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BI-WEEKLY TOPICS: Negative externalities

Diqiucun_Cunmin
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8/16/2015 10:43:44 AM
Posted: 1 year ago
Most DDOers should be aware of the term 'negative externalities', which refers to 'unintended consequences' of certain actions on others. The purpose of this thread is, of course, not to repeat what most DDO users already know, but to a) provide a theoretical framework on which users can subsequently base their discussions on the environment (rare as they are, compared to extensive discussions on race and sexuality, on this site) and to b) stimulate discussion on the various methods to internalise externalities, or whether they should be internalised at all.

Let's start with Micro 101. The graph below is made up of two sets of curves. The first is the supply and demand curves, and the second is the marginal cost and marginal benefit curves. As the former is derived from the latter, I have represented them as one curve.

http://www.debate.org...

When you look at MC and MB, the independent variable is the x-axis (quantity) and the dependent variable is the y-axis (cost/benefit in dollars). In our diagram, the first unit of, say, cookies that you consume is worth $100 dollars to you because you're the Cookie Monster. This is MB. The producer can produce the first unit of cookies for free. That's MC.By the law of diminishing marginal returns, in the short one, as more and more quantities of your variable factor is added to the fixed factors, holding technology constant, marginal product (how much you get for each unit if input) will eventually diminish, so the marginal cost of producing each additional unit will increase. By the law of diminishing marginal benefit, you'll be a bit fuller after your first cookie, so your second cookie will worth a bit less to you. Let's put it at $90 MB and $10 MC.

Supply and demand are derived from this. When you look at S and D, the price is the independent variable and the quantity is the dependent variable. If the price of each cookie is $100, you'll consume one cookie and refuse the second because the price, $100, is higher than your value, $90. This means your quantity demanded (Qd) is 2. If the price is $90, you'll consume two cookies and stop at that. Same goes for the supply. The Qs is 1 at $0 market price. It is 2 at $10 market price. etc, etc.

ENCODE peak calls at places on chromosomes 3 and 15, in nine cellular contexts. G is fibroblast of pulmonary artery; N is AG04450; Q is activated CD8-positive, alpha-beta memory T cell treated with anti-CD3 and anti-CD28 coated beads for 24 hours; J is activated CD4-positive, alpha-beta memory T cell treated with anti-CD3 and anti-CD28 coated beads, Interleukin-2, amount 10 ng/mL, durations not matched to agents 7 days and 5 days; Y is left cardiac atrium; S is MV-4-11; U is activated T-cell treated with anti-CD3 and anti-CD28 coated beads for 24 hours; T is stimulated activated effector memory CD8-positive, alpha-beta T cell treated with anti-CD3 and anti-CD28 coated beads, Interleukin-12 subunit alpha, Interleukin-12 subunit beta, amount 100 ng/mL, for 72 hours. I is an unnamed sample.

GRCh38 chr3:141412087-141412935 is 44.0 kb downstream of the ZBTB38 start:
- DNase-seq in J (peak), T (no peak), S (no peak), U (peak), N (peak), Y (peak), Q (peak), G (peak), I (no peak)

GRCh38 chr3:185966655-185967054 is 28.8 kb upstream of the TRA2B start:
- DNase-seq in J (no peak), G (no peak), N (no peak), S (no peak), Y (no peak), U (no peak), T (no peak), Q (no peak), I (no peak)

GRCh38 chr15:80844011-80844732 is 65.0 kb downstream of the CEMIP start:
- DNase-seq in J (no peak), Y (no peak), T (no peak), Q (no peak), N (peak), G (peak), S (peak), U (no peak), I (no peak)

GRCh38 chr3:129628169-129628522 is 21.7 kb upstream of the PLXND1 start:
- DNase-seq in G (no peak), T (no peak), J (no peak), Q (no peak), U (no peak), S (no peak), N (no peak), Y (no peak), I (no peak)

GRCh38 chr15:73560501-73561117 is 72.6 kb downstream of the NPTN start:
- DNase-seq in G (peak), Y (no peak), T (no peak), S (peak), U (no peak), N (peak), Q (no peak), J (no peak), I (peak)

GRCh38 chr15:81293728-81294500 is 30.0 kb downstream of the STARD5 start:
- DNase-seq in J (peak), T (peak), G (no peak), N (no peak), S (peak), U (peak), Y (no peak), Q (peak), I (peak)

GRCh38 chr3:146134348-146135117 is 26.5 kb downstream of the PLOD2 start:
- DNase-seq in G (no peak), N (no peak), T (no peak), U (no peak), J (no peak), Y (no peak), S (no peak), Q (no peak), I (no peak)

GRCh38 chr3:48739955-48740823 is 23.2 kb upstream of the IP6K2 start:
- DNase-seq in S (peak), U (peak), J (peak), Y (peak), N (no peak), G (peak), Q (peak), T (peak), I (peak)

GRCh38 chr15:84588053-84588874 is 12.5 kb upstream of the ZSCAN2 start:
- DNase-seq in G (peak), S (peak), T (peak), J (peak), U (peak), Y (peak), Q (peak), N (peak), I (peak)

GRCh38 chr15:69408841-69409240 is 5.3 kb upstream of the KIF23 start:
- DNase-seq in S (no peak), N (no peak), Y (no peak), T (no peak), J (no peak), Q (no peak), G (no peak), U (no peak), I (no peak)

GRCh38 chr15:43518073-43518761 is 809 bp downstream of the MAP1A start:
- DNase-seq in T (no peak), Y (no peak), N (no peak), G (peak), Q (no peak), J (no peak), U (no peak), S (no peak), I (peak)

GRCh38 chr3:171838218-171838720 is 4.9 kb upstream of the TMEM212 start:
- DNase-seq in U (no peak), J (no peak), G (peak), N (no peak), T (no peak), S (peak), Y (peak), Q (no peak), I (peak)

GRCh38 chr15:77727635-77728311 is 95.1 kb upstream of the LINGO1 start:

When we have ridiculously high or low prices (excess supply & demand), there will be a downward and upward pressure on market price, respectively. The invisible hand will, in theory, eventually push the price and quantity to the equilibrium - cookies cost, say, $50 each, at which six cookies are transacted.

This market is efficient. By efficient, we mean the 'goodness', i.e. total social surplus (TSS), is maximised. This consists of consumer and producer surplus. CS is found by adding up (MB - P) at each unit. The PS is found by adding up (P - MC) at each unit. (PS is, mathematically, profits + fixed cost.) Compare the above diagram with this (where a price floor, typically minimum wage, pushes up the price to produce a deadweight loss):

http://www.debate.org...

This shows that government intervention in the market prevents efficiency. This concept does have exceptions, known as market failure. First, this only works in perfectly competitive situations. That isn't our concern here. Externalities are also a cause of market failure, which means the free market does NOT maximise TSS to produce efficiency. As this post is about environmental problems, not environmental benefits, I will only cover negative externalities,

Imagine you're a factory owner. For every unit you produce, you discharge slag into the river. This creates an external cost, ie there's an additional cost in production that doesn't affect you. The cost to you is private cost, and you add that to the external cost to get social cost. Like the price ceiling, this will lead to a deadweight loss.